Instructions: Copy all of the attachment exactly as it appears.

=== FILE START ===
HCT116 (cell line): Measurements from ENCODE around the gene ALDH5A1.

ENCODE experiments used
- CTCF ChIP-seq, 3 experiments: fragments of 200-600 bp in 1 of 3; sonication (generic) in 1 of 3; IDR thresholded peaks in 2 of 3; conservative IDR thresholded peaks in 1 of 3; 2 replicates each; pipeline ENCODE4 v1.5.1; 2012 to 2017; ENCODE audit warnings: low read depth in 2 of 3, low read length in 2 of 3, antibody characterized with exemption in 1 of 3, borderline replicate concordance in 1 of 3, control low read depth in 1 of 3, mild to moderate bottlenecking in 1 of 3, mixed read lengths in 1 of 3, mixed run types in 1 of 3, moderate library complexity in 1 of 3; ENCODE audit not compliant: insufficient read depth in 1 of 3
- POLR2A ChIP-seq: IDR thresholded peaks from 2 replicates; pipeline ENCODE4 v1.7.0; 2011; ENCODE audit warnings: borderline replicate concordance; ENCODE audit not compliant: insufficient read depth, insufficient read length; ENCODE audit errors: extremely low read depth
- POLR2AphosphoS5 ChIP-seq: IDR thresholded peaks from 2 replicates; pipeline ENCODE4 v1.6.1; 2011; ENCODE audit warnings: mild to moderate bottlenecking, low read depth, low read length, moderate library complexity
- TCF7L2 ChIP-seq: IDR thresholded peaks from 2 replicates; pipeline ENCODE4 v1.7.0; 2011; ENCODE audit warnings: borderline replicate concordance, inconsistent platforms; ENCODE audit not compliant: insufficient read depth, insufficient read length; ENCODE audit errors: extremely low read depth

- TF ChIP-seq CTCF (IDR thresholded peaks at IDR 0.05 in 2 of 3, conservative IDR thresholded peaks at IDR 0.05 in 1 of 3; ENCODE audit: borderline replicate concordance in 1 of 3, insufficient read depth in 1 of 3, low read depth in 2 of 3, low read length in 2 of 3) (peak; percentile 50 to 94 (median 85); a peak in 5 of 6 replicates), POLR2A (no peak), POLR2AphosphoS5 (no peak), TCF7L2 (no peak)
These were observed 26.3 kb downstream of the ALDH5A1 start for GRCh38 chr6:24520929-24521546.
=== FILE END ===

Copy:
HCT116 (cell line): Measurements from ENCODE around the gene ALDH5A1.

ENCODE experiments used
- CTCF ChIP-seq, 3 experiments: fragments of 200-600 bp in 1 of 3; sonication (generic) in 1 of 3; IDR thresholded peaks in 2 of 3; conservative IDR thresholded peaks in 1 of 3; 2 replicates each; pipeline ENCODE4 v1.5.1; 2012 to 2017; ENCODE audit warnings: low read depth in 2 of 3, low read length in 2 of 3, antibody characterized with exemption in 1 of 3, borderline replicate concordance in 1 of 3, control low read depth in 1 of 3, mild to moderate bottlenecking in 1 of 3, mixed read lengths in 1 of 3, mixed run types in 1 of 3, moderate library complexity in 1 of 3; ENCODE audit not compliant: insufficient read depth in 1 of 3
- POLR2A ChIP-seq: IDR thresholded peaks from 2 replicates; pipeline ENCODE4 v1.7.0; 2011; ENCODE audit warnings: borderline replicate concordance; ENCODE audit not compliant: insufficient read depth, insufficient read length; ENCODE audit errors: extremely low read depth
- POLR2AphosphoS5 ChIP-seq: IDR thresholded peaks from 2 replicates; pipeline ENCODE4 v1.6.1; 2011; ENCODE audit warnings: mild to moderate bottlenecking, low read depth, low read length, moderate library complexity
- TCF7L2 ChIP-seq: IDR thresholded peaks from 2 replicates; pipeline ENCODE4 v1.7.0; 2011; ENCODE audit warnings: borderline replicate concordance, inconsistent platforms; ENCODE audit not compliant: insufficient read depth, insufficient read length; ENCODE audit errors: extremely low read depth

- TF ChIP-seq CTCF (IDR thresholded peaks at IDR 0.05 in 2 of 3, conservative IDR thresholded peaks at IDR 0.05 in 1 of 3; ENCODE audit: borderline replicate concordance in 1 of 3, insufficient read depth in 1 of 3, low read depth in 2 of 3, low read length in 2 of 3) (peak; percentile 50 to 94 (median 85); a peak in 5 of 6 replicates), POLR2A (no peak), POLR2AphosphoS5 (no peak), TCF7L2 (no peak)
These were observed 26.3 kb downstream of the ALDH5A1 start for GRCh38 chr6:24520929-24521546.